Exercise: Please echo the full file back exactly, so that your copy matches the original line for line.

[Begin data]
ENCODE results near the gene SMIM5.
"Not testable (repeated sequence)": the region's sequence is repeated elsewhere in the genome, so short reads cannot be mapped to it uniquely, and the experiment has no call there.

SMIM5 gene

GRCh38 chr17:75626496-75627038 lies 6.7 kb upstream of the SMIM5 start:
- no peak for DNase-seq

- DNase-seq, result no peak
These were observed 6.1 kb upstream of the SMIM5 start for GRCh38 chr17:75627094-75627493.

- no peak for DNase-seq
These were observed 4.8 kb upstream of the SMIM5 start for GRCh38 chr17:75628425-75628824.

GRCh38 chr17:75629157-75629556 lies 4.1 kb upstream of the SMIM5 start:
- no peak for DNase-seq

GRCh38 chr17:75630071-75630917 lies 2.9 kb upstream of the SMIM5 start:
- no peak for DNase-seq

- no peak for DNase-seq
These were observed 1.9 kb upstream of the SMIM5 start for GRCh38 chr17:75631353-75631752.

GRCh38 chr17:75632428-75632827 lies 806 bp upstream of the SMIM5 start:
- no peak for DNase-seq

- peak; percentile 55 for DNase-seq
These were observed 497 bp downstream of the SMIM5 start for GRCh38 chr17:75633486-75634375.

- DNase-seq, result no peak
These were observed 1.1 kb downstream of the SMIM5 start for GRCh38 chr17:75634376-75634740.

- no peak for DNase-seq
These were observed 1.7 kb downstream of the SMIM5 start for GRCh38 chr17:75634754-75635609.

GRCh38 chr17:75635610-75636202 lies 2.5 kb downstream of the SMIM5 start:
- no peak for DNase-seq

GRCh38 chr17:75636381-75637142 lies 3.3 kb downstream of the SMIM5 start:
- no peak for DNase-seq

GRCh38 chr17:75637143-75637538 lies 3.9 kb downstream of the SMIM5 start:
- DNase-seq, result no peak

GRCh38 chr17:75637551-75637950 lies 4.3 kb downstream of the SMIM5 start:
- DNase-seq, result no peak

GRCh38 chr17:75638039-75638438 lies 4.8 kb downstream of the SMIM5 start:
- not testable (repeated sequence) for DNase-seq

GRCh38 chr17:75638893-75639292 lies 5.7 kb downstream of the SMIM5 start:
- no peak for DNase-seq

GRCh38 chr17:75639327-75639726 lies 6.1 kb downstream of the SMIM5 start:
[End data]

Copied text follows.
ENCODE results near the gene SMIM5.
"Not testable (repeated sequence)": the region's sequence is repeated elsewhere in the genome, so short reads cannot be mapped to it uniquely, and the experiment has no call there.

SMIM5 gene

GRCh38 chr17:75626496-75627038 lies 6.7 kb upstream of the SMIM5 start:
- no peak for DNase-seq

- DNase-seq, result no peak
These were observed 6.1 kb upstream of the SMIM5 start for GRCh38 chr17:75627094-75627493.

- no peak for DNase-seq
These were observed 4.8 kb upstream of the SMIM5 start for GRCh38 chr17:75628425-75628824.

GRCh38 chr17:75629157-75629556 lies 4.1 kb upstream of the SMIM5 start:
- no peak for DNase-seq

GRCh38 chr17:75630071-75630917 lies 2.9 kb upstream of the SMIM5 start:
- no peak for DNase-seq

- no peak for DNase-seq
These were observed 1.9 kb upstream of the SMIM5 start for GRCh38 chr17:75631353-75631752.

GRCh38 chr17:75632428-75632827 lies 806 bp upstream of the SMIM5 start:
- no peak for DNase-seq

- peak; percentile 55 for DNase-seq
These were observed 497 bp downstream of the SMIM5 start for GRCh38 chr17:75633486-75634375.

- DNase-seq, result no peak
These were observed 1.1 kb downstream of the SMIM5 start for GRCh38 chr17:75634376-75634740.

- no peak for DNase-seq
These were observed 1.7 kb downstream of the SMIM5 start for GRCh38 chr17:75634754-75635609.

GRCh38 chr17:75635610-75636202 lies 2.5 kb downstream of the SMIM5 start:
- no peak for DNase-seq

GRCh38 chr17:75636381-75637142 lies 3.3 kb downstream of the SMIM5 start:
- no peak for DNase-seq

GRCh38 chr17:75637143-75637538 lies 3.9 kb downstream of the SMIM5 start:
- DNase-seq, result no peak

GRCh38 chr17:75637551-75637950 lies 4.3 kb downstream of the SMIM5 start:
- DNase-seq, result no peak

GRCh38 chr17:75638039-75638438 lies 4.8 kb downstream of the SMIM5 start:
- not testable (repeated sequence) for DNase-seq

GRCh38 chr17:75638893-75639292 lies 5.7 kb downstream of the SMIM5 start:
- no peak for DNase-seq

GRCh38 chr17:75639327-75639726 lies 6.1 kb downstream of the SMIM5 start: